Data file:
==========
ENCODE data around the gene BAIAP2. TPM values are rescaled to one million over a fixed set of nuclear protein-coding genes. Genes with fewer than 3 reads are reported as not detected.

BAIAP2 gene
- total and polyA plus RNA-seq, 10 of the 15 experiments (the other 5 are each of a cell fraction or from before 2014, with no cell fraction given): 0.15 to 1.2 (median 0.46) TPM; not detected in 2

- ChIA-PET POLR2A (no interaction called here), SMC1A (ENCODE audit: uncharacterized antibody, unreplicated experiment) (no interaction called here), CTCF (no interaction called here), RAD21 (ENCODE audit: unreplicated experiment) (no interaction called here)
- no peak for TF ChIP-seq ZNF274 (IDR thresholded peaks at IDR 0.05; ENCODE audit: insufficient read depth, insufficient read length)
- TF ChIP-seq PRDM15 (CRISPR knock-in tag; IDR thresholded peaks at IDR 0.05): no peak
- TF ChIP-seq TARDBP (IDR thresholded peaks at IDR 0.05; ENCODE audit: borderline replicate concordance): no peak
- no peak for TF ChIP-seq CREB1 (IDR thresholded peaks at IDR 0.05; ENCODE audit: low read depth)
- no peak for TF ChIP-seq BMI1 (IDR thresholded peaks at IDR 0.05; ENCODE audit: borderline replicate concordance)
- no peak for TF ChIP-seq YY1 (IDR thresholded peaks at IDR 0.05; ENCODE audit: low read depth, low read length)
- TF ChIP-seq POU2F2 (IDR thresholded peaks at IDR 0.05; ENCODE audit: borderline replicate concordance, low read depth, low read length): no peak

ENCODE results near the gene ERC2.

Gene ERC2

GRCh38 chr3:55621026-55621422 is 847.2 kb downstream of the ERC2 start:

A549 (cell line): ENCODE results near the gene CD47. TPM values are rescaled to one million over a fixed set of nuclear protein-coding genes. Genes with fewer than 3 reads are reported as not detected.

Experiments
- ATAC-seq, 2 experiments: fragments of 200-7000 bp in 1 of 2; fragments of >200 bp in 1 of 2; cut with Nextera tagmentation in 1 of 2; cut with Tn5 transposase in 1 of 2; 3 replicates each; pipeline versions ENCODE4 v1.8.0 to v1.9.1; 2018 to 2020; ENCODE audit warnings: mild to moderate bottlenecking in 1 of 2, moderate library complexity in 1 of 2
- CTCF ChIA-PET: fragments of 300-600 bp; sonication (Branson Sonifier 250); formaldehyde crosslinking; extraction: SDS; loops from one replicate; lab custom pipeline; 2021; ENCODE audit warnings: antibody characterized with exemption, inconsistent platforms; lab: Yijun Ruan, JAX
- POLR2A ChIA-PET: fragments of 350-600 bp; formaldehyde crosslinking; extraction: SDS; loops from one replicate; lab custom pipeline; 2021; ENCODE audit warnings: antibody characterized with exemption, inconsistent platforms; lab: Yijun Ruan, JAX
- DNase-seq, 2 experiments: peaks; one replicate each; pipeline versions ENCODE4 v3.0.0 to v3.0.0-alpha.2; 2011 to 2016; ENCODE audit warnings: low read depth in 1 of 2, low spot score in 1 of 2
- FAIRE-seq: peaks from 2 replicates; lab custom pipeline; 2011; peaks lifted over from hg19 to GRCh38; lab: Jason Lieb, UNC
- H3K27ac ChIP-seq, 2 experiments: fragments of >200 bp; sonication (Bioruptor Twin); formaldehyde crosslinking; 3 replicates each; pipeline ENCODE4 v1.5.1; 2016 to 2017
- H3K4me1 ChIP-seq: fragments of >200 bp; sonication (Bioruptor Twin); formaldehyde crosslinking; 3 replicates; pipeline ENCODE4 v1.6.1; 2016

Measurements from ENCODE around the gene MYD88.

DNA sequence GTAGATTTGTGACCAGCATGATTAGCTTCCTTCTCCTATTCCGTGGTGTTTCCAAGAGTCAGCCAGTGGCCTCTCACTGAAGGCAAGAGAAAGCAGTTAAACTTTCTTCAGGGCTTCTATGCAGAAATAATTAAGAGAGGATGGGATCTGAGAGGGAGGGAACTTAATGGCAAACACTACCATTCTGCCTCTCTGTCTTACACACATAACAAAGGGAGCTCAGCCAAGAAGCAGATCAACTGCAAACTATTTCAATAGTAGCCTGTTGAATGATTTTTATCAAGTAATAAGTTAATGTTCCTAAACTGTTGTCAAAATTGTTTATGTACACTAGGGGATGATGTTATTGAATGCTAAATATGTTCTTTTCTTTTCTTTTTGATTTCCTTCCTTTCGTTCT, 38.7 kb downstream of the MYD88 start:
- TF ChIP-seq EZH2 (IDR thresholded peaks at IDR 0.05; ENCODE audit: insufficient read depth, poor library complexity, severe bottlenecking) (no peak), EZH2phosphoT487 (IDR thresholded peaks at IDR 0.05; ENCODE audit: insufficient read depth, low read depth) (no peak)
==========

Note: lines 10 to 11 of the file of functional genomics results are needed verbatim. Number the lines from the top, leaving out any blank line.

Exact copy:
- no peak for TF ChIP-seq YY1 (IDR thresholded peaks at IDR 0.05; ENCODE audit: low read depth, low read length)
- TF ChIP-seq POU2F2 (IDR thresholded peaks at IDR 0.05; ENCODE audit: borderline replicate concordance, low read depth, low read length): no peak